One hundred years ago this week, Grace Kingsley had it on very good authority that the new dance craze wasn’t immoral:
You may shimmie, if you wish! So says Marion Morgan, producer of the Morgan dancing act, which is creating a sensation at the Orpheum this week. And you may take Miss Morgan’s word for it, ‘cause she used to be a school ma’am in days gone by, of course no school-teacher would ever tell you to do anything wrong. And now that the dance has climbed up into the social class where it is referred to politely as the ‘lingerie tremulo” that makes it seem different, too.
Morgan pointed out that it was healthful exercise, and “dancing is really cleansing to the brain and body” but “there are shimmies and shimmies, you know—nice little expurgated wriggles that are not suggestive at all—and then there is the shimmie that is decidedly vulgar. That’s why I say shimmie if you like—and according to your lights…And if you are so vulgar that you don’t know when you are doing a vulgar shimmie—why, it probably won’t hurt you any!” In the late teens to early twenties the shimmie/shimmy did occasionally get banned at dance halls, and the censors in Boston didn’t let Mae West perform it on stage in 1921,* but it looks like the fuss died down fairly quickly.
Kingsley asked Morgan about it because a shimmie dance act had been selling a lot of tickets at a rival theater, the Pantages, for the last month. Nevertheless, Morgan didn’t seem to mind giving her opinion, possibly because her act was so different. Kingsley had reviewed the ballet she’d choreographed at the Orpheum earlier in the week, and she thought it was a sensation: “it was as though I were witnessing a play—but a play done in such exquisite fashion as to be a new sort of poetry. The subject of the ballet is historical, and is in three scenes, all staged with such real and vivid appeal to the imagination the spectator feels he is in the midst of the scene itself, rather than on the outside.”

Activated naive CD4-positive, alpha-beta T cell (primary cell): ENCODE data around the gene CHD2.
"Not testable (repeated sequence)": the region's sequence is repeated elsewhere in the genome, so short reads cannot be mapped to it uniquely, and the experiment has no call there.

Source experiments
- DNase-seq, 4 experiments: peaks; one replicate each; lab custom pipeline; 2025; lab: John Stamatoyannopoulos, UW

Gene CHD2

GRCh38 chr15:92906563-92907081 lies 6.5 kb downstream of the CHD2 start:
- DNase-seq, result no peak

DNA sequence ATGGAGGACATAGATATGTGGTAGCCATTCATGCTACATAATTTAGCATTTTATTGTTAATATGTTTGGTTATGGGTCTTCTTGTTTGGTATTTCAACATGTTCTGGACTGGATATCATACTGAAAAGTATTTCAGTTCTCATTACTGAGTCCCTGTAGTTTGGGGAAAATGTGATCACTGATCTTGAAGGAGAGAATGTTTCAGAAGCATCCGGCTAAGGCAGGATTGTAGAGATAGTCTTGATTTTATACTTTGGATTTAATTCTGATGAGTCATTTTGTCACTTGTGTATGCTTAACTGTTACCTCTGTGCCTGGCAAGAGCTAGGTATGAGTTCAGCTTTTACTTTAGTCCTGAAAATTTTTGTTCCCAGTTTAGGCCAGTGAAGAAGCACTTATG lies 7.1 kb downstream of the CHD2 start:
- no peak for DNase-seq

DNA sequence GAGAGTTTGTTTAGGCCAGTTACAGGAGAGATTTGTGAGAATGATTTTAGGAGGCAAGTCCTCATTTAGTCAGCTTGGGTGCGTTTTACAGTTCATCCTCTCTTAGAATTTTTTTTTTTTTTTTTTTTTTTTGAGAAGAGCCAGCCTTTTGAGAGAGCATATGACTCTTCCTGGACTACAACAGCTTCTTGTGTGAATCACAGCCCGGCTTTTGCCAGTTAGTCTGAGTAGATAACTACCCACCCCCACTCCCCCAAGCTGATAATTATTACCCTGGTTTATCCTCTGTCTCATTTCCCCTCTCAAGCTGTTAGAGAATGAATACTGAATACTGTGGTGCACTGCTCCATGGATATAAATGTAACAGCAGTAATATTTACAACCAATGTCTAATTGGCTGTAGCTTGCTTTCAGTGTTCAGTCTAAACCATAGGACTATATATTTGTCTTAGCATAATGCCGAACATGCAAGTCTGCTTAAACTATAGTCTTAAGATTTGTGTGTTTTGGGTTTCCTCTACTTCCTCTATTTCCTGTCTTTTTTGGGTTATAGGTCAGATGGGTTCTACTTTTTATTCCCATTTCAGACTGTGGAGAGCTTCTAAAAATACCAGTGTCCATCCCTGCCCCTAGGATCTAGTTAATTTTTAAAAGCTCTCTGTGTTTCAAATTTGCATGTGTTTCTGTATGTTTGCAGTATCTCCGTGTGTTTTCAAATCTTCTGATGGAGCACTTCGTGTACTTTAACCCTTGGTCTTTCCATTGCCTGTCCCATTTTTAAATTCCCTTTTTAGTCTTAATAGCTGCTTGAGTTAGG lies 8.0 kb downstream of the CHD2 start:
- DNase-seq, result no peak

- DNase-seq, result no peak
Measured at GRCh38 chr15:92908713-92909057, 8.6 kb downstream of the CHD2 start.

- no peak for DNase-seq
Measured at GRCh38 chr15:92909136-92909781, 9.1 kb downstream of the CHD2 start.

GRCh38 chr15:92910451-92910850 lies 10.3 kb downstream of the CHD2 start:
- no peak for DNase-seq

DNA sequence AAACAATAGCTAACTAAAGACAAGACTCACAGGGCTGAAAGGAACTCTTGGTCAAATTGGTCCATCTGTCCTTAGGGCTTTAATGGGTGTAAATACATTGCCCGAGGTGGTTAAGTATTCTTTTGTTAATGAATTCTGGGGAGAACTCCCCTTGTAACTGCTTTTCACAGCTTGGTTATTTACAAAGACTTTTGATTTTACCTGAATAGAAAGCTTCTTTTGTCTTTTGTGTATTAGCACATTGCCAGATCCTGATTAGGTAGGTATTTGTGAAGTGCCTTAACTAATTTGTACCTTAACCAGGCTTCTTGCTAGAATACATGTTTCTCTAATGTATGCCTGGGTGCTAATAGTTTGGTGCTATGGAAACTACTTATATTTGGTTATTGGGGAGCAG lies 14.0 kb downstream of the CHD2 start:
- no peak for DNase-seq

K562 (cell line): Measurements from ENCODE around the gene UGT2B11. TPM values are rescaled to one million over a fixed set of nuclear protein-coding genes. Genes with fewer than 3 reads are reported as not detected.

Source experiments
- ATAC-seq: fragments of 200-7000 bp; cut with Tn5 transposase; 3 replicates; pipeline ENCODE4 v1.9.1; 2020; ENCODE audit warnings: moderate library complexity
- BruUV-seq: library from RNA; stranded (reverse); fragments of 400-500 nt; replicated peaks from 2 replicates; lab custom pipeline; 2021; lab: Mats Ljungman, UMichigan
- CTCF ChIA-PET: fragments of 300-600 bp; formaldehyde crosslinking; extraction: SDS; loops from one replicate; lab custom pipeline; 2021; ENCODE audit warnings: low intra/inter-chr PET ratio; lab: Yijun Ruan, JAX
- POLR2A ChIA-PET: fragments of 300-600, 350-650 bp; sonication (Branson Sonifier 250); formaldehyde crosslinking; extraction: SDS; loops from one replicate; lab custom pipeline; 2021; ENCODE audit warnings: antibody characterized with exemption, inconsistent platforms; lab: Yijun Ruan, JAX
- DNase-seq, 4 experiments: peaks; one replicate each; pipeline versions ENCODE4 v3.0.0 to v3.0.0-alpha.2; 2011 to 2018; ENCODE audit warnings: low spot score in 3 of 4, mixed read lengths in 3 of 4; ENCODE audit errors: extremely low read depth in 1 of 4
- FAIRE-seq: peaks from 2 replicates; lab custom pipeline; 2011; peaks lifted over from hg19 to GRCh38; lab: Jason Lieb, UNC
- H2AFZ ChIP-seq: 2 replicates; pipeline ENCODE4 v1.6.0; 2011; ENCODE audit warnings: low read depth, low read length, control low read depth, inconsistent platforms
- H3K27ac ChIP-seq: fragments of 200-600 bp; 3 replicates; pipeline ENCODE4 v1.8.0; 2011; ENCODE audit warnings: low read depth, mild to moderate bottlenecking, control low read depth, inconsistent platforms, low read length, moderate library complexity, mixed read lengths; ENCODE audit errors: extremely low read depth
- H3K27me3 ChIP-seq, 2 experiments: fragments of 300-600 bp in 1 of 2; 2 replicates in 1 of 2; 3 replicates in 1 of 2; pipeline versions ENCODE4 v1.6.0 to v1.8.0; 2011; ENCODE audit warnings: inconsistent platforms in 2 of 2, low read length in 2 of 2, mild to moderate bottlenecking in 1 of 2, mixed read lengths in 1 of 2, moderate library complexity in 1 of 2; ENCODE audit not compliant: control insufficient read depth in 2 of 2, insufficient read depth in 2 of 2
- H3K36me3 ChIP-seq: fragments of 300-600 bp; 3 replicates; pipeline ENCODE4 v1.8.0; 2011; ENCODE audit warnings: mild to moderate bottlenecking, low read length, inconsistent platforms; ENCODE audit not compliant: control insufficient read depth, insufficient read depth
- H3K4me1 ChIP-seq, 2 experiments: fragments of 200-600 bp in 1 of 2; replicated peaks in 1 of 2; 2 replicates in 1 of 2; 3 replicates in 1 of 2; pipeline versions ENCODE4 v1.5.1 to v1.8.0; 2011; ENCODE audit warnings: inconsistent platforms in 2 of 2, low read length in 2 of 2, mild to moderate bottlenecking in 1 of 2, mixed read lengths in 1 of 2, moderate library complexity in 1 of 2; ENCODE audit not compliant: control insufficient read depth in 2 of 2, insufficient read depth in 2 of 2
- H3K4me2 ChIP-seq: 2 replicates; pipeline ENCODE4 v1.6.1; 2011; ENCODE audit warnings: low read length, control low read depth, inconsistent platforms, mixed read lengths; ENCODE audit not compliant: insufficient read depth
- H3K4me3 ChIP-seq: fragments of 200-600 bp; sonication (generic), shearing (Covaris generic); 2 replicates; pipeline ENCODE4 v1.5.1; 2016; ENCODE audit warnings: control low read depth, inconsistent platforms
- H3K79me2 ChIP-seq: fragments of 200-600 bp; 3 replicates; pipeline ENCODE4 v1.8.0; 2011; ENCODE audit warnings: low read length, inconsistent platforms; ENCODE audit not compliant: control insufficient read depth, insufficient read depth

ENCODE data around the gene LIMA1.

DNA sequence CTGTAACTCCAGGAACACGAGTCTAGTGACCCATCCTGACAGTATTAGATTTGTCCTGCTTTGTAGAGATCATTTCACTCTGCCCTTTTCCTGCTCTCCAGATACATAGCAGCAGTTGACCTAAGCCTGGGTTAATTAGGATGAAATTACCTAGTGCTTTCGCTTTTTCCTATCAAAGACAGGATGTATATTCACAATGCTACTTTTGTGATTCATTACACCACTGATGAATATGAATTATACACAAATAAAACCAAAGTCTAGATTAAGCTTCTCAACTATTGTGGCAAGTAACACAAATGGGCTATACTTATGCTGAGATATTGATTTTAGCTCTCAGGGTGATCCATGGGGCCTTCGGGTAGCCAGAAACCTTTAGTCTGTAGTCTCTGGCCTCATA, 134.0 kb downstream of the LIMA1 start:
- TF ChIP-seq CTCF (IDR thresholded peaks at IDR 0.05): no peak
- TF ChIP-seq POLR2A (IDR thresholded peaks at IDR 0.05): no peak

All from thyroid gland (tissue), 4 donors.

Marion Morgan was a former dance instructor who ran a troupe which toured the vaudeville circuits, performing interpretive dances based on Egyptian and classical Greek and Roman themes. She also did choreography for films. In 1927 she became director Dorothy Arzner’s partner and they worked together on several pictures.
This week there was a demonstration of just how popular Charlie Chaplin was: his new film, Sunnyside, played in two theaters at the same time, which was very unusual then. Both the Kinema (1850 seats) and Tally’s Broadway (900 seats) were owned by T.L. Tally, and according to reports, Chaplin didn’t have trouble filling all those seats. Kingsley’s review didn’t hurt; she said, “Sunnyside has so many funny touches it has to be seen to be appreciated. All lovers of Charlie Chaplin—and if there is anybody who isn’t he keeps it in the dark nowadays—will rejoice in Sunnyside.” It spent one week at both theaters, then two more just at Tally’s Broadway. Now Sunnyside is not as well regarded as many of Chaplin’s other films; however, that’s stiff competition.